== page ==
The Results of Reminiscence Therapy
Reminiscence therapy is now widely regarded as possessing the positive potential of becoming a nonpharmacological intervention for aging patients with Alzheimer’s disease and other forms of neurodegenerative disease. It validates patients’ sense of self-worth and allows the patient to look back and re-experience their life events, re-framing them in an empowering way with the added benefit of retrospective wisdom. Reminiscence therapy also has been found to encourage people with cognitive dysfunction to extract, analyze, and repeat significant information from their past, which in many cases allows them to strengthen personal memories and retain those memories for longer periods.
These effects often help to alleviate depression, which is a common and debilitating symptom among people with Alzheimer’s. Thus, reminiscence therapy has been found to have a positive effect on emotional functions as well as cognition.
A few recent studies have suggested that an added positive effect of reminiscence therapy includes increased, strengthened coping skills. These researchers suggest that this unique therapeutic approach increases patients’ abilities to manage and deal with new or challenging situations in an effective, healthy manner.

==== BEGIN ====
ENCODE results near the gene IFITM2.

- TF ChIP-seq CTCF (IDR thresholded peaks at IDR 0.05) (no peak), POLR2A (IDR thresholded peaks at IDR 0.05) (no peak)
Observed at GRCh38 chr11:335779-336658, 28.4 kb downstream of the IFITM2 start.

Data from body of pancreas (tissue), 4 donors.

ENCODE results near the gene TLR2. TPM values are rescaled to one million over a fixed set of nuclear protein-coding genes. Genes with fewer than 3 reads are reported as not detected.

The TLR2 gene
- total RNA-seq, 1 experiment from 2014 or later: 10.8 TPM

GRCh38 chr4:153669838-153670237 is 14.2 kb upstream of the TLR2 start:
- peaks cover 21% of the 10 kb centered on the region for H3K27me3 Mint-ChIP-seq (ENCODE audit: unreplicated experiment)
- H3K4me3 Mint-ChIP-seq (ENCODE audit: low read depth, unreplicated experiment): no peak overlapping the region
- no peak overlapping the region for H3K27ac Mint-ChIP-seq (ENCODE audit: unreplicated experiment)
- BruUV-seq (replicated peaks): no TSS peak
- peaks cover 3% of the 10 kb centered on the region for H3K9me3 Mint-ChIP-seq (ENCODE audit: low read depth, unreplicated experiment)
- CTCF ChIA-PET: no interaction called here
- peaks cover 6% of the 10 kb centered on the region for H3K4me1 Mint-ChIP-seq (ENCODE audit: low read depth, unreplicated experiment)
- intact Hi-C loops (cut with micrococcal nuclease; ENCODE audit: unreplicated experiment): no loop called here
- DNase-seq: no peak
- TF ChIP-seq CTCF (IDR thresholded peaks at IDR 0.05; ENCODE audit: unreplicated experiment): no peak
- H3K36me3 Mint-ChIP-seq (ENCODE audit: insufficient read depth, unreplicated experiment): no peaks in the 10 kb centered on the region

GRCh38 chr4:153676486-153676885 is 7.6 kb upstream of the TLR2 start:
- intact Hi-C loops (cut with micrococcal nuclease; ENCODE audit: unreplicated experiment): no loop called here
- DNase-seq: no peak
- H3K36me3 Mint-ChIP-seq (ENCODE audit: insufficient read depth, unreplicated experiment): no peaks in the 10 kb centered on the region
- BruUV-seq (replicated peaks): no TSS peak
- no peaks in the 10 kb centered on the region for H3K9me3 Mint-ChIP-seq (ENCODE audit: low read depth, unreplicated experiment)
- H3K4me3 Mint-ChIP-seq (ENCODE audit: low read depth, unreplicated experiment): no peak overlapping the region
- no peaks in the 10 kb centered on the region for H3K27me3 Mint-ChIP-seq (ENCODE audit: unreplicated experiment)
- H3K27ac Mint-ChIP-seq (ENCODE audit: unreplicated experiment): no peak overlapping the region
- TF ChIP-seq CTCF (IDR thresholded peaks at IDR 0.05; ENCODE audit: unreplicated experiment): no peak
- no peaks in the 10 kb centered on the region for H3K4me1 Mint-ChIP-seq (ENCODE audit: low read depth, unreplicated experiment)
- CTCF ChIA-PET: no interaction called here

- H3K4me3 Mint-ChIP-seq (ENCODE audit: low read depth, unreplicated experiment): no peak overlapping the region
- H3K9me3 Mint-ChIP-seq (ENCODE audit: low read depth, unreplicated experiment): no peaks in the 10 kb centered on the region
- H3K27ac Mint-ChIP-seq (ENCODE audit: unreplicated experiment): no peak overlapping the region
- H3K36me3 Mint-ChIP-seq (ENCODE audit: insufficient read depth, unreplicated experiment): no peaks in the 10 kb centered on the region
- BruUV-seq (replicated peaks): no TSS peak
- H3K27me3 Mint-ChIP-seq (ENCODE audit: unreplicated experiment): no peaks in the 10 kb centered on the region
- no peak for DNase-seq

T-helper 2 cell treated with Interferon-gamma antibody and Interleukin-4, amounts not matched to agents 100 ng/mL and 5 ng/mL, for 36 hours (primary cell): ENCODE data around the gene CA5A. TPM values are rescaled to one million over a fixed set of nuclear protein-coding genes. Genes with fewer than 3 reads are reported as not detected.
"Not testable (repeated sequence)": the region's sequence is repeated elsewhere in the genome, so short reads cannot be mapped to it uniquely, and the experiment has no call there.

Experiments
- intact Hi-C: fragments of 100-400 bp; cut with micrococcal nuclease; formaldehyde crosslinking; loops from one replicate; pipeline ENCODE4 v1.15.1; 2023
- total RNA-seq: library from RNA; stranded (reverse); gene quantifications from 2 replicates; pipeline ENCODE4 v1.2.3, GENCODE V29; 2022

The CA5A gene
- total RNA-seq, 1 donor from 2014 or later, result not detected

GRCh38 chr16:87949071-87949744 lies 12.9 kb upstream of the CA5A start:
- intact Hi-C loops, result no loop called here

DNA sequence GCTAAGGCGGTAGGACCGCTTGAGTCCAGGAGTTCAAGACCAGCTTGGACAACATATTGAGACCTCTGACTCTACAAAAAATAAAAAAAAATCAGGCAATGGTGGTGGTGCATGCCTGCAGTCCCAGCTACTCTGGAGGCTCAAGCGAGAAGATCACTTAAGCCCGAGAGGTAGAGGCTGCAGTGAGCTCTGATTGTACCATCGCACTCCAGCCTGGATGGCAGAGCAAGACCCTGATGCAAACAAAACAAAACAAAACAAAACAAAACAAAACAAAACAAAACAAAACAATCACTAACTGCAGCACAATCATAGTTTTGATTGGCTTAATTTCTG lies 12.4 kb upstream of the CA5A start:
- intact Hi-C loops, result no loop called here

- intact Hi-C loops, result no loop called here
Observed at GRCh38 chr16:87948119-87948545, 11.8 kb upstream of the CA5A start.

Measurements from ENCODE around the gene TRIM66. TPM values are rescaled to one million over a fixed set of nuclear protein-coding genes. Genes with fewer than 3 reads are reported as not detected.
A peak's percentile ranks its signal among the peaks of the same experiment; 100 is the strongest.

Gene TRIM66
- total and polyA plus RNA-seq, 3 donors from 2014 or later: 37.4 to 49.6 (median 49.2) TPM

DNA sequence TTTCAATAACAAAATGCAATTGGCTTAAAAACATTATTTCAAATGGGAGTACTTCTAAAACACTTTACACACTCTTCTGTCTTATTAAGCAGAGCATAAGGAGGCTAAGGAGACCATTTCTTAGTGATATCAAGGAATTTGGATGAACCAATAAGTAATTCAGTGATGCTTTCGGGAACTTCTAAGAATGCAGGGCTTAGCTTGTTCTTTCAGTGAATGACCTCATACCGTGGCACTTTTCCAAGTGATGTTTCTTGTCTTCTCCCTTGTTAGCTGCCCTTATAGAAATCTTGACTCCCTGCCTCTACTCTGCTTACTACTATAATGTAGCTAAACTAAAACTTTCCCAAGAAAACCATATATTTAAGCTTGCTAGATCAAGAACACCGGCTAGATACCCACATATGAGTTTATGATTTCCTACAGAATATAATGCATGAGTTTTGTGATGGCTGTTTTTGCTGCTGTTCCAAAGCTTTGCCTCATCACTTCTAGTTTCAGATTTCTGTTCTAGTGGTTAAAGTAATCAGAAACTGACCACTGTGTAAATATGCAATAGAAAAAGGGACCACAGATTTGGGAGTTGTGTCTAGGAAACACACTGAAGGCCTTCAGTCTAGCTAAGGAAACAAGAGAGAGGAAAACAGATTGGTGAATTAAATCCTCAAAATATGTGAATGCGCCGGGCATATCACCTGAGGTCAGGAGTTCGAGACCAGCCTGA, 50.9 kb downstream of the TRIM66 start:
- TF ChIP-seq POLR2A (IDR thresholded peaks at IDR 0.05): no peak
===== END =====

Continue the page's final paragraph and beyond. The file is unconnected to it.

All of these effects can lead in turn to an improvement in patients’ overall quality of life — particularly in terms of overall happiness and mood. It seems exceptionally important to engage patients in reminiscence therapy rather than unstructured free time, as facilities that do so report a significantly higher sense of well-being in their senior residents. Improved mood is strongly related to social interaction among elderly patients in particular, and research suggests that patients with Alzheimer’s disease withdraw less from group settings and interact more with others after participating in reminiscence therapy.
The results of reminiscence therapy are positive, not just for the senior patients themselves, but also for caregivers. Cognition and behavior alike do seem to improve among the Alzheimer’s patients who participate in reminiscence, which can in turn help to reduce day-to-day stress on caregivers. Caregivers have reported a reduction in their overall stress levels while performing their jobs, increased ability to differentiate meaningfully between patients, and improved knowledge of individual needs.
Overall, reminiscence therapy has been found to be a potentially beneficial approach to ameliorating the symptoms of emotional distress that are commonly associated with Alzheimer’s disease and other forms of dementia, as well as a means of boosting cognitive function and retaining long-term memory. It is an inexpensive, noninvasive, and nonpharmacological way to provide a general feeling of life satisfaction, validate the experiences of elderly patients, and lend patients a crucial sense of security, self-awareness, and serenity.